Chief executive Carrie Lam has so far rejected them all and everyone waits to see who will flinch first and accept concessions.

Former Sydney inner west mother of two, who out of fear of reprisals asked to be identified only as Leah said the uncertainty and potential for further violence was a worry and she knew of at least two families who had returned to Australia early because of it.

But she said she felt safe for her family and was staying on.

Nick Wilshire is helping local Chinese people who want to migrate to Australia. Picture: Isaac Lawrence
Nick Wilshire is helping local Chinese people who want to migrate to Australia. Picture: Isaac Lawrence

"I would feel quite guilt leaving, Hong Kong people have been very welcoming to us and made our life super easy here and to walk away when things got a little bit tough would be wrong, especially with colleagues who don't have a second passport and can't just leave, it would be the pits. We've all talked about that amongst our friends, we would all feel a little guilty."

Perhaps highlighting the fear that persists in Hong Kong, despite a dozen independent Australian families interviewed for this article claiming to feel totally safe, most asked not to be named for fear of reprisals from China who they felt would target them over any views they had.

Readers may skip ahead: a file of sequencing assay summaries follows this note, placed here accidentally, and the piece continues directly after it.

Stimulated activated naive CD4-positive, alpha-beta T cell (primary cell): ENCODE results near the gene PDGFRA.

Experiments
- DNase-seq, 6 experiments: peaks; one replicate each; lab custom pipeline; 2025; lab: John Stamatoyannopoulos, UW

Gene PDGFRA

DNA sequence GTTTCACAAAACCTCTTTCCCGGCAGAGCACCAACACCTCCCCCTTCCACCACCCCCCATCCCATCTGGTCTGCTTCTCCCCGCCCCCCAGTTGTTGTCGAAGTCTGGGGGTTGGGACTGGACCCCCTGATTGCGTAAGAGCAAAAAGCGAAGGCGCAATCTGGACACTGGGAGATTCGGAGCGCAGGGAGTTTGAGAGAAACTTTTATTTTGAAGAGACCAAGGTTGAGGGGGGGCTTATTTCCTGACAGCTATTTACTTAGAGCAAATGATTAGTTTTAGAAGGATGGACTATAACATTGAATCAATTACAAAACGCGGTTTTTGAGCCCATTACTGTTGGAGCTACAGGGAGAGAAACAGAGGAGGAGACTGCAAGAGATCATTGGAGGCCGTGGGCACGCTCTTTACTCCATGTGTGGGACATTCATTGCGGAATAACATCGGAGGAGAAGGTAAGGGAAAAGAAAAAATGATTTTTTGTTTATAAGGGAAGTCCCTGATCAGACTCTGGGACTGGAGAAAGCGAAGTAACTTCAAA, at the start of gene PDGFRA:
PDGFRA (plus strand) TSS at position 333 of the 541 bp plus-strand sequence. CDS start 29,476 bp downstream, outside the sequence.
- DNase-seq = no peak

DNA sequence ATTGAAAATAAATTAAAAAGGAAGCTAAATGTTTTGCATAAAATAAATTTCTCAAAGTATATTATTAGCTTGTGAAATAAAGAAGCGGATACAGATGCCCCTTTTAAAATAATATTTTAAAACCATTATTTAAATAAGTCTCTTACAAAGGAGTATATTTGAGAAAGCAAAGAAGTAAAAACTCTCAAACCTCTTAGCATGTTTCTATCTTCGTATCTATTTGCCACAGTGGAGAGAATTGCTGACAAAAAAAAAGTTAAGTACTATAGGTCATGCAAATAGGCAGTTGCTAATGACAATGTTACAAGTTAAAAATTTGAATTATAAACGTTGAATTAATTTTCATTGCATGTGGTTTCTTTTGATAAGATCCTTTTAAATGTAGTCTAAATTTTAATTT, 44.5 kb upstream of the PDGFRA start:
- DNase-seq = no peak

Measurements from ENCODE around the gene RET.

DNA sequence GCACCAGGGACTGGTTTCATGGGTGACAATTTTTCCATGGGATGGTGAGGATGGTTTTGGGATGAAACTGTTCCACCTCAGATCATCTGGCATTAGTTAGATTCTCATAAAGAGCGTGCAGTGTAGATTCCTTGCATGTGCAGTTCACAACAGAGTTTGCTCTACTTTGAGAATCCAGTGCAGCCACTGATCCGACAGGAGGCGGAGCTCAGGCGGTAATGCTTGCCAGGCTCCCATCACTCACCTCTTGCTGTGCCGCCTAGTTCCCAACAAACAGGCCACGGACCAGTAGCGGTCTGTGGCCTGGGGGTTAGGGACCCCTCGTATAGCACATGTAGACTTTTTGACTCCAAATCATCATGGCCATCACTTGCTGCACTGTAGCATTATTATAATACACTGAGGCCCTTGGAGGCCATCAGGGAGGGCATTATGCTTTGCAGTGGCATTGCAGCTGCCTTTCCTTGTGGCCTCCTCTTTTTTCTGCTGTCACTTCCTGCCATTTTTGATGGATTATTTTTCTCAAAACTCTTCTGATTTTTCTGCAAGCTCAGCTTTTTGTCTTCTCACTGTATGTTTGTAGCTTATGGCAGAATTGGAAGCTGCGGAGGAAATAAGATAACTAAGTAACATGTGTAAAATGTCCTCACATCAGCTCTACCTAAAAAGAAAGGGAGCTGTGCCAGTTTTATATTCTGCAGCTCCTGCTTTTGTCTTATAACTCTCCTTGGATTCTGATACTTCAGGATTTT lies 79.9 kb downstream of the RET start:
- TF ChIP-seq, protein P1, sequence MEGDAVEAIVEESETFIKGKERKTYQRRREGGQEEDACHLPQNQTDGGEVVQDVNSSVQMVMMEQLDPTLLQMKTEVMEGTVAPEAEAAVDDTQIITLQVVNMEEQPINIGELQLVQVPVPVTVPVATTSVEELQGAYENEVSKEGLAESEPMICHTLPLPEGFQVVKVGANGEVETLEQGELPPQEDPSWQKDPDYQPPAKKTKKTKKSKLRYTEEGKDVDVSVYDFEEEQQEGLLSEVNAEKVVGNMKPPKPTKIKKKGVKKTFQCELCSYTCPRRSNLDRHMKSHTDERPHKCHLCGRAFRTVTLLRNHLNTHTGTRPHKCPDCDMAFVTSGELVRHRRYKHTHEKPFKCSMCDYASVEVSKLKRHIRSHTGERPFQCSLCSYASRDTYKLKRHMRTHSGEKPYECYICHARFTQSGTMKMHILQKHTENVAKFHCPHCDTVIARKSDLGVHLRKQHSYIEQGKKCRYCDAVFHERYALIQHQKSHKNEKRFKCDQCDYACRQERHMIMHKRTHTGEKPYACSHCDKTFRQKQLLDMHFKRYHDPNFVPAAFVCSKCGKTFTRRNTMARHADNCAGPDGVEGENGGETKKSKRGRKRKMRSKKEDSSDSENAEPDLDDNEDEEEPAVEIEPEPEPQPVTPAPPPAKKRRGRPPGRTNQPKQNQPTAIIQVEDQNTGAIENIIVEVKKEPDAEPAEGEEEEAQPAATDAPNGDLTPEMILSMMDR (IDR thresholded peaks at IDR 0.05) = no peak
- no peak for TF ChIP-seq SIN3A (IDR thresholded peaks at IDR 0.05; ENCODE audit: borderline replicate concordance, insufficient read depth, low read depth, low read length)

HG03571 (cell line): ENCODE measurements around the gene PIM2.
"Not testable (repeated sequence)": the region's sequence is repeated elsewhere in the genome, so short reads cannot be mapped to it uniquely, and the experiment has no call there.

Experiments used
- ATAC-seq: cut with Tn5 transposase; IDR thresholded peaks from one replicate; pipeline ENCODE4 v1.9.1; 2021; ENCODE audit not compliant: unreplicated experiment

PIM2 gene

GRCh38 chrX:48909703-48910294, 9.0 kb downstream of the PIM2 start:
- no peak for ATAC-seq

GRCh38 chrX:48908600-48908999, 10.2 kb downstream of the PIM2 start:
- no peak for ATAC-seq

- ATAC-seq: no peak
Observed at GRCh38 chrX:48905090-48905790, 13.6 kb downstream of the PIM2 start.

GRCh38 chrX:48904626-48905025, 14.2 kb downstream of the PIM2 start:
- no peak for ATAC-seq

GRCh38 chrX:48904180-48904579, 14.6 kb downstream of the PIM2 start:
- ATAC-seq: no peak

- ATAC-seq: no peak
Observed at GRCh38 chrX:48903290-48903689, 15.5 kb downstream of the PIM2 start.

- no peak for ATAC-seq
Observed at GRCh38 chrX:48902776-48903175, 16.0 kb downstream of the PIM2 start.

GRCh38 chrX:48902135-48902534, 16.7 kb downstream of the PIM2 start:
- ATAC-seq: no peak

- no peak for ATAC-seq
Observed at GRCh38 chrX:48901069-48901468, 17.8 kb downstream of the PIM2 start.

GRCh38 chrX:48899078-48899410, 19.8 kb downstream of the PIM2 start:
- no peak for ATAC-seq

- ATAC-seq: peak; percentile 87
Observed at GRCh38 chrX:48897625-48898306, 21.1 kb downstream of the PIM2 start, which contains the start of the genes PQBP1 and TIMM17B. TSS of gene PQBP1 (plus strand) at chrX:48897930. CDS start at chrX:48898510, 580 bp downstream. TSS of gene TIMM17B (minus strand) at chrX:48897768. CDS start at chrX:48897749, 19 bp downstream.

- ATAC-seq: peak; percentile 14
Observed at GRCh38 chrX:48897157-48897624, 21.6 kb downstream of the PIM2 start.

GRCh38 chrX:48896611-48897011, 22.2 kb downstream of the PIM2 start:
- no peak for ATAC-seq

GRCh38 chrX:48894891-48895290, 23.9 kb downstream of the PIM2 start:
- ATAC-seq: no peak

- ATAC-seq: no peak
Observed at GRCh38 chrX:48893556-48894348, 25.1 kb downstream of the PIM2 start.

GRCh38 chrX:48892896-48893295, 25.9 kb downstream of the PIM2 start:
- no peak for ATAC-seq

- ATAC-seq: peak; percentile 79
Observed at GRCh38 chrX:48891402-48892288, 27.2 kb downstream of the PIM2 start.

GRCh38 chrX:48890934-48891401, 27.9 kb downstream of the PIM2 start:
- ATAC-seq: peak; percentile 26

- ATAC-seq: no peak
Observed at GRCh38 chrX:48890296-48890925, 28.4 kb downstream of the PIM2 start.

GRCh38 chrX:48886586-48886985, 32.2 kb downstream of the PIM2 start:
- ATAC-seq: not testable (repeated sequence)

"We have to live and work here and so we wouldn't want to be identified and our views either way known," said engineer Geoffrey formerly from Brisbane.

Lawyer and father of two Mark said times were uncertain and people wanted to be cautious and not be seen to be either pro-establishment (Beijing) or protest supporter.

"One of the problems is being categorised as either for the government or for the violence which I don't think is correct," he said.

"I don't agree with the violence but I have some sympathy for the protesters. To a lot of people what the protesters are doing is creating inconvenience. They are happy with the way things are, and what protests are doing is just creating an inconvenience to them.

"It is inconvenient no doubt but at the end of the day protesters are just fighting for their city so what's a bit of inconvenience for me."